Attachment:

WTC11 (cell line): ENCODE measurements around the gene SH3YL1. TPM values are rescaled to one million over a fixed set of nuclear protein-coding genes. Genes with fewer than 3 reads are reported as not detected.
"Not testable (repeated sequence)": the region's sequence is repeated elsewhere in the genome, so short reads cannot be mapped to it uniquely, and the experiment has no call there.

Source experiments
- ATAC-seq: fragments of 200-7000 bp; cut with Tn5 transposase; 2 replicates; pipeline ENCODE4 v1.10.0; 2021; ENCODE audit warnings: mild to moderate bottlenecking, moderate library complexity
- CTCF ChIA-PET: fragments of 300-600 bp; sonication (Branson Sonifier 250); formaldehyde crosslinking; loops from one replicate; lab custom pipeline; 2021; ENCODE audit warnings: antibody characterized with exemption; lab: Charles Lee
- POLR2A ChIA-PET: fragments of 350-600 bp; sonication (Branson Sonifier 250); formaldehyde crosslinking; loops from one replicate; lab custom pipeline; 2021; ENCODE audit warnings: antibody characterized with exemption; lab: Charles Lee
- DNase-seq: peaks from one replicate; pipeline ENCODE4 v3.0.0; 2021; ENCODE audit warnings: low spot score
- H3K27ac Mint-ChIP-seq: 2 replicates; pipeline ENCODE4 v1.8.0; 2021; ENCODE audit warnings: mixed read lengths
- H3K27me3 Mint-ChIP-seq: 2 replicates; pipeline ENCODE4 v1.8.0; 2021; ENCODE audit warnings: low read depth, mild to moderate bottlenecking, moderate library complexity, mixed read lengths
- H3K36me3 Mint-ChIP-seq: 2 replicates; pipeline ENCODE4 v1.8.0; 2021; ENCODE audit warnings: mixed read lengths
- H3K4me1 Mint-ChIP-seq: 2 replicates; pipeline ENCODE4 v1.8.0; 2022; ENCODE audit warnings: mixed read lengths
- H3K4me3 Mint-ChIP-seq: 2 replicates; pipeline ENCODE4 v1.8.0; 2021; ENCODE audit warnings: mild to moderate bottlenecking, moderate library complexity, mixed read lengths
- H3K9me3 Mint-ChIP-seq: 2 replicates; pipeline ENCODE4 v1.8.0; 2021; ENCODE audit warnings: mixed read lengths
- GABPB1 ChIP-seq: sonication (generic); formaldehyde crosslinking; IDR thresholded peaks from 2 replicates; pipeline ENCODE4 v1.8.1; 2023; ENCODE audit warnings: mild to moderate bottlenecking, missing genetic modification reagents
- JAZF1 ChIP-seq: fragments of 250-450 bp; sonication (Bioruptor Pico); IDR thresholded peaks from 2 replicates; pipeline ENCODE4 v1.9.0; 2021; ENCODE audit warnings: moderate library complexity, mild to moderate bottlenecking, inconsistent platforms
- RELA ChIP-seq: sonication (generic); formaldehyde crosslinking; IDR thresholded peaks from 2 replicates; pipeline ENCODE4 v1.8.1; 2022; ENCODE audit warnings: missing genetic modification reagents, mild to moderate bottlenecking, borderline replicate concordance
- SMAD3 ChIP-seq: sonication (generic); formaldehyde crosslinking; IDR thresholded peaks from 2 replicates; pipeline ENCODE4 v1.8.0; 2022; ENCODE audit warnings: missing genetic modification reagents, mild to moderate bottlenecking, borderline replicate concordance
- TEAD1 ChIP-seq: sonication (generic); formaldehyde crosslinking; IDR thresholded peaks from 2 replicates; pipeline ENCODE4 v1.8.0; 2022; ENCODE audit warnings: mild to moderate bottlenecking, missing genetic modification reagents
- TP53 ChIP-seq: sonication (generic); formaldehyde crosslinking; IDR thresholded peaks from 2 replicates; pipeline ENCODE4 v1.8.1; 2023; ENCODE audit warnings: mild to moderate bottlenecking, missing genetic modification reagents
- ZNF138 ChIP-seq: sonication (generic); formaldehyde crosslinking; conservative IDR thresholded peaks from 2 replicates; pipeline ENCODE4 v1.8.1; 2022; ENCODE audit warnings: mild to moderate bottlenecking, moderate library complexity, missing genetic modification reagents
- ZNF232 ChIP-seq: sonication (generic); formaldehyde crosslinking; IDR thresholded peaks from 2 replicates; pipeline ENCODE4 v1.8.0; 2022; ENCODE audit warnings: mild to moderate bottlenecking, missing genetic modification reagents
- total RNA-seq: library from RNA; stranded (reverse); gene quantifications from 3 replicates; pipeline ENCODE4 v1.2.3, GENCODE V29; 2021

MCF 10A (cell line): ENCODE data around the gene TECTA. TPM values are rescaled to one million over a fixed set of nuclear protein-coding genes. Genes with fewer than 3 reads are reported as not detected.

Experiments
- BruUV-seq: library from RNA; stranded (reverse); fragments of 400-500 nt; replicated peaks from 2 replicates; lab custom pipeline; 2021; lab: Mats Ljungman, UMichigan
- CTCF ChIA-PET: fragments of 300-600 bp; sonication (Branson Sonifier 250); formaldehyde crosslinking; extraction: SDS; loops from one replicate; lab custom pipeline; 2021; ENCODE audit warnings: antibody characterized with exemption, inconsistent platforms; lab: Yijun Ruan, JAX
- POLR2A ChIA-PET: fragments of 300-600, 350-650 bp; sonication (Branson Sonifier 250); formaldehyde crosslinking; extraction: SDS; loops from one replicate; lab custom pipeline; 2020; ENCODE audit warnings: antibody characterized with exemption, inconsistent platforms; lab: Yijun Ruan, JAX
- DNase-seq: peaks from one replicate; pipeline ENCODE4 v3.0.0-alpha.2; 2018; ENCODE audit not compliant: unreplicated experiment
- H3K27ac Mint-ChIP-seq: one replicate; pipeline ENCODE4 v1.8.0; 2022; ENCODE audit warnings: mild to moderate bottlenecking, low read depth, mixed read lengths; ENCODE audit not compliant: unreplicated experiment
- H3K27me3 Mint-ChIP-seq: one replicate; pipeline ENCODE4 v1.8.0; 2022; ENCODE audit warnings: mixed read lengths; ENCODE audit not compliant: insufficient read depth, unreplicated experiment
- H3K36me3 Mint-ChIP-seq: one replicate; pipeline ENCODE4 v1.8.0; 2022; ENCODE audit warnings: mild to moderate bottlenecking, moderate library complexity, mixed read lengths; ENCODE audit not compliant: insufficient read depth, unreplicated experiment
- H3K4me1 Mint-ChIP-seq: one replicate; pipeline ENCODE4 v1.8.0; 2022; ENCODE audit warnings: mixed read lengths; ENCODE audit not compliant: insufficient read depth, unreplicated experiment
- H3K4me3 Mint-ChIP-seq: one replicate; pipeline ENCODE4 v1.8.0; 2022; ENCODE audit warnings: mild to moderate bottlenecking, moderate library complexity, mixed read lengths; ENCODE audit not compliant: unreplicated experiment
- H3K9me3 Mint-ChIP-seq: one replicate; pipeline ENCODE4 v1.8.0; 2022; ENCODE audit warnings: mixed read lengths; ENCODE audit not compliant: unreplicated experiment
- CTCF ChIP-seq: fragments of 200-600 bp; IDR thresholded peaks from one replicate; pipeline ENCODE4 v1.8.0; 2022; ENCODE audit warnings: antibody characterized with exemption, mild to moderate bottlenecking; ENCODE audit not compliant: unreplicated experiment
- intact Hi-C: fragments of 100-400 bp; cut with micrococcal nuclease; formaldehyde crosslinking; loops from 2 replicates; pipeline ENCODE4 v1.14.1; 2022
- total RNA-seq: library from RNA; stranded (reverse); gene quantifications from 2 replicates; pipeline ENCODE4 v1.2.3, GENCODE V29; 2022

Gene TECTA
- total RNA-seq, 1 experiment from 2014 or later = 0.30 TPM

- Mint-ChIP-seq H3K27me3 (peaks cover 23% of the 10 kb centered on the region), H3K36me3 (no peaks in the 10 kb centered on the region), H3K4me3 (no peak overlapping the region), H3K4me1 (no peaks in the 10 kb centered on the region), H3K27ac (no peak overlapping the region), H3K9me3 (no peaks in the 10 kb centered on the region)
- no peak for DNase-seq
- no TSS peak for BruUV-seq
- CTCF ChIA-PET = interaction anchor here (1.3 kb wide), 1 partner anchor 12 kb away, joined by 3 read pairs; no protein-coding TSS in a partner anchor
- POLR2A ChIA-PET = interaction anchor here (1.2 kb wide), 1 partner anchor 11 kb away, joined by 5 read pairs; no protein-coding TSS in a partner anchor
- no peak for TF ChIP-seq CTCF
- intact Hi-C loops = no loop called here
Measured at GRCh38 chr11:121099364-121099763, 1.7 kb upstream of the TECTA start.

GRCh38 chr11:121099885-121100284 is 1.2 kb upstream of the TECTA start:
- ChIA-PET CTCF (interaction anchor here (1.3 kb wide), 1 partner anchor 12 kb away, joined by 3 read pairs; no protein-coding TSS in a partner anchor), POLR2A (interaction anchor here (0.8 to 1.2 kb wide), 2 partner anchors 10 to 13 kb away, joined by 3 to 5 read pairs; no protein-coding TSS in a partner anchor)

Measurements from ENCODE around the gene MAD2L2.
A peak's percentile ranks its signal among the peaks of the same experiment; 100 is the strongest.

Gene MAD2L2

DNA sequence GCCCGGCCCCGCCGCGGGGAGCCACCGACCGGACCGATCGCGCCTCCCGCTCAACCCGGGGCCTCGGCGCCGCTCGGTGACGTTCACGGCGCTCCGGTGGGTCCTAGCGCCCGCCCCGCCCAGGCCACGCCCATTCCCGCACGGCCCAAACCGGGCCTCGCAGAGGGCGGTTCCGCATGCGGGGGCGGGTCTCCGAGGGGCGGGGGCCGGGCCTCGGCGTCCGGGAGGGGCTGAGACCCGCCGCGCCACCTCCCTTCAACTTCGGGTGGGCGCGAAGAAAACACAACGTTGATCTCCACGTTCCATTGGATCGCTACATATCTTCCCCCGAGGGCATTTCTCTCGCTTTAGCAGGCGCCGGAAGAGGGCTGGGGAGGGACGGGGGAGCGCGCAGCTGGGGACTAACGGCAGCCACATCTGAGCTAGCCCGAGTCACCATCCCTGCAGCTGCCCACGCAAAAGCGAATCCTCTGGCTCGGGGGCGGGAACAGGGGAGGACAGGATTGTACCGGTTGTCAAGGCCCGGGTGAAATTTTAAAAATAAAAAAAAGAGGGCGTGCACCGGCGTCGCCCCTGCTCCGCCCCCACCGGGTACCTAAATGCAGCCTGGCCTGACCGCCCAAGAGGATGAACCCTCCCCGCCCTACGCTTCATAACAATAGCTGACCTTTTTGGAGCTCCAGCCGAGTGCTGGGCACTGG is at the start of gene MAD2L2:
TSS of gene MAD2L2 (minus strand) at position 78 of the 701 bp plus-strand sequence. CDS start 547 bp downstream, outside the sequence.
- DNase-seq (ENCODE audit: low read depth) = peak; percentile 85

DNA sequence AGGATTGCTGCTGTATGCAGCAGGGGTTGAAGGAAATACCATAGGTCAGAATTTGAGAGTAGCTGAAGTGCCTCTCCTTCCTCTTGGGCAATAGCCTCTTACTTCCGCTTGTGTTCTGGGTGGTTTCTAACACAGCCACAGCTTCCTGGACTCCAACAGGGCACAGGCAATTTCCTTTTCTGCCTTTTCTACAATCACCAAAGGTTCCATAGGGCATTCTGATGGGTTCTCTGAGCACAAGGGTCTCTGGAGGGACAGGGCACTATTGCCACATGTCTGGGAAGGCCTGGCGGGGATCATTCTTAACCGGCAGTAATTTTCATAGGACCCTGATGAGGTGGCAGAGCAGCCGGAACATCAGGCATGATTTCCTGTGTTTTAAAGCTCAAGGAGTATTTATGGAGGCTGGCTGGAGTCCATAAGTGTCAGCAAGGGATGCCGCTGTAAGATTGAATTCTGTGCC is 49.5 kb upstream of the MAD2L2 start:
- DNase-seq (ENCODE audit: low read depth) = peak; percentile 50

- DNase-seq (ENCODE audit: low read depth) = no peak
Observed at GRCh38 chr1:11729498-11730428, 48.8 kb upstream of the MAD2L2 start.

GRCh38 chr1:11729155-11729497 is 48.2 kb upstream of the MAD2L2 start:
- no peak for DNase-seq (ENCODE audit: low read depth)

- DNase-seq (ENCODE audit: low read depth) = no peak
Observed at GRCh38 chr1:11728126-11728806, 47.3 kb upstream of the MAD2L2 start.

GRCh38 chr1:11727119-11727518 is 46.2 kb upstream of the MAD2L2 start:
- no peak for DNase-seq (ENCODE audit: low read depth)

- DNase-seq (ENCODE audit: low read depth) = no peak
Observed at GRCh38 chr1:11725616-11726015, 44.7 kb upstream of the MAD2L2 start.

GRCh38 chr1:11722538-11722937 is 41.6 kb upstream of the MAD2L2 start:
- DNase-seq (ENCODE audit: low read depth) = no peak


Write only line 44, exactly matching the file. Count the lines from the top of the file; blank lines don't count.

- POLR2A ChIA-PET = interaction anchor here (1.2 kb wide), 1 partner anchor 11 kb away, joined by 5 read pairs; no protein-coding TSS in a partner anchor